Disease Prevention

Strangles is a horrible disease that is associated with a huge amount of pain and suffering in animals that become infected. A small proportion may have to be euthanased. It is a source of frustration to vets and equine welfare charities that the disease appears to be becoming more prevalent because it ought to be a disease that could be eliminated. The disease cannot survive long in the environment and has to survive in infected carriers. If all clinical cases were treated effectively and not allowed to mix with other horses until they were known to be free of disease then the disease would die-out. The disease persists because people cut corners and allow infected horses to mix with susceptible populations.

A strangles vaccination is available and whilst it does not prevent infection it reduces the severity of clinical signs if infection does occur and reduces the likelihood of disease spread. Vaccination should not be used in an outbreak because it may increase the risk of purpura haemorrhagica (skin disease) developing.

When new horses enter a property it is prudent to either isolate them for 2 weeks (some would say 4) and check for clinical signs of strangles. Unfortunately carriers generally show no clinical signs and few people are prepared to isolate their horses for the required period of time. A more realistic alternative to isolation is collection of a blood sample and measurement of antibody levels to S.equi before horses enter a yard.

Disease Control

During an outbreak the following control measures should be taken:

1.  Isolate infected horses and horses that have had direct contact with the infected case in the previous week. Seek veterinary guidance on effective isolation procedures.

2.  Minimise the movement of people and equipment between horses until it is determined which horses are likely to be infected

3.  Stop all movement of horses on and off the yard

4.  Seek veterinary intervention to identify infected horses by regular swabbing or scoping

5.  Regularly disinfect water troughs, feed bowls and any other equipment that may pass between horses

6.  Regularly disinfect the stable and surrounding environment of infected horses

7.  Rest stables or pastures that have contained infected horses for at least 4 weeks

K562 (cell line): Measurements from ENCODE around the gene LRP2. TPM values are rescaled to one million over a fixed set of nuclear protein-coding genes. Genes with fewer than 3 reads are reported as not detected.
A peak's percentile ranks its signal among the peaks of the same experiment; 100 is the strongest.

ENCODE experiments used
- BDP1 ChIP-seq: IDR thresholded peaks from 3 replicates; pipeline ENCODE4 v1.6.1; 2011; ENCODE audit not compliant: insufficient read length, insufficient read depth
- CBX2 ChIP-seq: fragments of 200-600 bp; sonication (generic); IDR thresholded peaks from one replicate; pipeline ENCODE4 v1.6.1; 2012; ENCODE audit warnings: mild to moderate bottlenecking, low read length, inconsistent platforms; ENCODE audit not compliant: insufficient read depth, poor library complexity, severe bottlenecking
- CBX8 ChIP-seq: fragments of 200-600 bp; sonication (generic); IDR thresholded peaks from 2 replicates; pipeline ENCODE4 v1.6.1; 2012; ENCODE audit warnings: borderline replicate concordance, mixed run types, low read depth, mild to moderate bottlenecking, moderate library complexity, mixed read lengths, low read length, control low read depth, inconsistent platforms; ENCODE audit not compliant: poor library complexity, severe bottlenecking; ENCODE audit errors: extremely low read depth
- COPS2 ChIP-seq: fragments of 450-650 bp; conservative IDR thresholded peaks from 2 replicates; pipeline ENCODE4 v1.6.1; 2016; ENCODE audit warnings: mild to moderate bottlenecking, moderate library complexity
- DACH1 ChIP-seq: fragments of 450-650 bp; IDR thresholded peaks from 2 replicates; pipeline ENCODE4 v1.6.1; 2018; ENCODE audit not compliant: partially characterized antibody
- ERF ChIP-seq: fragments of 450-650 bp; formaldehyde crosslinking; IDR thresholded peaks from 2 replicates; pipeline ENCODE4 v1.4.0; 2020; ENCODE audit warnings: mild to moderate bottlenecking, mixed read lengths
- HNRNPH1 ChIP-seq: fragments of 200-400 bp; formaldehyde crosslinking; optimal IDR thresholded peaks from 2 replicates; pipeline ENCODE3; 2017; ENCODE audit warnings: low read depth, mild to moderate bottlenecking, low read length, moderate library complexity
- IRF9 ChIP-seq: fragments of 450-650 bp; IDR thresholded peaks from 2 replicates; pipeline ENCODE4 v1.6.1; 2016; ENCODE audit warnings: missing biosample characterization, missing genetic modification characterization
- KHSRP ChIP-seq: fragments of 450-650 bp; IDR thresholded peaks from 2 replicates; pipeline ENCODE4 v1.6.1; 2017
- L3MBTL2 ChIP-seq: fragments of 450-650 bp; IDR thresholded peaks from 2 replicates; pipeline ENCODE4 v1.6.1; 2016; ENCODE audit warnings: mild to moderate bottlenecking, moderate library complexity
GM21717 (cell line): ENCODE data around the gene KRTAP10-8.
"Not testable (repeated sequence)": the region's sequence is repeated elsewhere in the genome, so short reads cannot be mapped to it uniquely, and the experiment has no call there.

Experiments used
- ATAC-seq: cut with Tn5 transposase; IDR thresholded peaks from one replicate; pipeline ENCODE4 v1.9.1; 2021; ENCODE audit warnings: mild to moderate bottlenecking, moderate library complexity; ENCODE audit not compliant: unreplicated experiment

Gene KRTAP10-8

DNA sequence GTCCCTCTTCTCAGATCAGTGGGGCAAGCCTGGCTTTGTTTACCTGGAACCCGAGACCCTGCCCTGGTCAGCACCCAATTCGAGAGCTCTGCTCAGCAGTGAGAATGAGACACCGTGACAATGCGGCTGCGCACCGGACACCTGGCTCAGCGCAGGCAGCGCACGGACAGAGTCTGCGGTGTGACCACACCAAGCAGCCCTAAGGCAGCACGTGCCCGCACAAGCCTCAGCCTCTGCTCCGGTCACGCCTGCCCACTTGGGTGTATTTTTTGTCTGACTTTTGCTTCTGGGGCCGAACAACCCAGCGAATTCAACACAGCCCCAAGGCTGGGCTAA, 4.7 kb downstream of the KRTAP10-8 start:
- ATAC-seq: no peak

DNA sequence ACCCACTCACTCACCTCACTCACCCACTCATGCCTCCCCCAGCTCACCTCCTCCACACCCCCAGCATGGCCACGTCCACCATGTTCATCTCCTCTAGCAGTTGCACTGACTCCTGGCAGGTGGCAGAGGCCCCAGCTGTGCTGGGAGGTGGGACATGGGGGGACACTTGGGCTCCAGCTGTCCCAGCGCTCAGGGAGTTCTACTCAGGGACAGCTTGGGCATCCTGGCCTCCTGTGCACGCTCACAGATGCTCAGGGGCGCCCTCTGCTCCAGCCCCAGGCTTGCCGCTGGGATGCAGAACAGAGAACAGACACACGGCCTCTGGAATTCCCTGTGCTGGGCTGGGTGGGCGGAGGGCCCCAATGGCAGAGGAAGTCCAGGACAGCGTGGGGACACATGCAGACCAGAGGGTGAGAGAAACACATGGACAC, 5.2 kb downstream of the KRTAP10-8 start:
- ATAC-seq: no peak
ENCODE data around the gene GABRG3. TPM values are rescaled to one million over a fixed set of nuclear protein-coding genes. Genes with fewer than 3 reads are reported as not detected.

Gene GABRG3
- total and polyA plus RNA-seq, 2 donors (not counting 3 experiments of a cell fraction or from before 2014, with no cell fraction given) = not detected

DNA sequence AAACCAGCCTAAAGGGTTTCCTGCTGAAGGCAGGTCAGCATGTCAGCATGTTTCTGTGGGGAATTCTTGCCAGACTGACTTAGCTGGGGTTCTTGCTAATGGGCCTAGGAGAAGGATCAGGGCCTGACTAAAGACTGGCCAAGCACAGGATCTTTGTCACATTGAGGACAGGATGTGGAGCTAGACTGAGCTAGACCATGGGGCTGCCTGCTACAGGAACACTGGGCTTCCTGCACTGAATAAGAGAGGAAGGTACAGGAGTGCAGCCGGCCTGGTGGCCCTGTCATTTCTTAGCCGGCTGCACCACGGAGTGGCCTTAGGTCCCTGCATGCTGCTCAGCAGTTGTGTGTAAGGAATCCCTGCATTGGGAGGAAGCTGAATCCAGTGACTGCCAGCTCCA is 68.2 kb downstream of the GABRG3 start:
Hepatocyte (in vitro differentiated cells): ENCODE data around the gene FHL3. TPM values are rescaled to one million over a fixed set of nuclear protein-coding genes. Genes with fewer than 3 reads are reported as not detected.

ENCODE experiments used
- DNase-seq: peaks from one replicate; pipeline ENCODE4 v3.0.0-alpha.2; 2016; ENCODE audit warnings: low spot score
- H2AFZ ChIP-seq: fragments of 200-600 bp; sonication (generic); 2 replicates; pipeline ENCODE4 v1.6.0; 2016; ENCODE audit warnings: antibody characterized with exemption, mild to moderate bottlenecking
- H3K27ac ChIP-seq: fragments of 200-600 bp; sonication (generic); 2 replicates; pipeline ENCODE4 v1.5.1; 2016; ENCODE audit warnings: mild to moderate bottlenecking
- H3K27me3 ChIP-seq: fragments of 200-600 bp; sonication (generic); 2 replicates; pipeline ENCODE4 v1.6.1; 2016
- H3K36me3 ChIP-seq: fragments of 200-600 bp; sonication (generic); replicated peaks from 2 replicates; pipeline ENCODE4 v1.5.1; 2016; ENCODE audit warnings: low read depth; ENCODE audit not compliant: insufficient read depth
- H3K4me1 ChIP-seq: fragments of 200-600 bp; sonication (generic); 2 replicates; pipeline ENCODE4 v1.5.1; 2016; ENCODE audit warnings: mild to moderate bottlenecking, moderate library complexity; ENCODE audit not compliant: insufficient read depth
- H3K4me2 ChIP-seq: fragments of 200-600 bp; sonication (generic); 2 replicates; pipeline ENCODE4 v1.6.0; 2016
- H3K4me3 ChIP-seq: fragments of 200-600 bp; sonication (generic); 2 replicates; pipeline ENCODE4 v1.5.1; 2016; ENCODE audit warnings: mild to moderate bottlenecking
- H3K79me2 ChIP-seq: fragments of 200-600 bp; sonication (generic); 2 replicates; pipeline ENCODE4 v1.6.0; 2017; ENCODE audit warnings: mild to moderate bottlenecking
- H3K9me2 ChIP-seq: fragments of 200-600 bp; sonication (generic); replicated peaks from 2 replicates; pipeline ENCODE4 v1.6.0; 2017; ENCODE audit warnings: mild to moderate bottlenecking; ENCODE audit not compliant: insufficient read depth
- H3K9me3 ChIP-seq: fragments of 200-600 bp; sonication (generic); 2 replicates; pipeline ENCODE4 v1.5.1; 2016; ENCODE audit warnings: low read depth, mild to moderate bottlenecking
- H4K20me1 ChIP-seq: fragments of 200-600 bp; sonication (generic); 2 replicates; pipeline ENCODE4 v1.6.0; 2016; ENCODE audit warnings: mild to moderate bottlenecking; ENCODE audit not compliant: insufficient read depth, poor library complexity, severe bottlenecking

8.  Demonstrate that infected horses are free from the disease either i) by collecting 3 negative swabs from the throat at 5-7 day intervals or ii) by collecting negative culture and PCR samples from the guttural pouches (preferably on 3 occasions but if PCR is performed once may be acceptable).

Summary of key learning points

  • Strangles is caused by the bacteria Streptococcus equi equi
  • Strangles is associated with respiratory infection and abscessation of the lymph nodes around the head. This may cause obstruction around the throat hence the name "Strangles".
  • Infection may spread to other sites in the body causing a range of other diseases and clinical signs
  • Infection of the lymph nodes next to the guttural pouches may result in accumulation of pus and formation of chondroids within the pouches
  • Some horses will remain infected if not treated appropriately and will act as a source of infection for other horses
  • The use of antibiotics is controversial. Treatment generally comprises anti-inflammatories and supportive care.
  • Vaccination is of value but does not prevent disease
  • Affected horses and suspect cases should be isolated immediately and veterinary guidance should be sought from the outset on further isolation and disease control measures
  • Before new horses are moved onto a yard they should be isolated or a blood sample should be taken to ensure they are not Strangles carriers.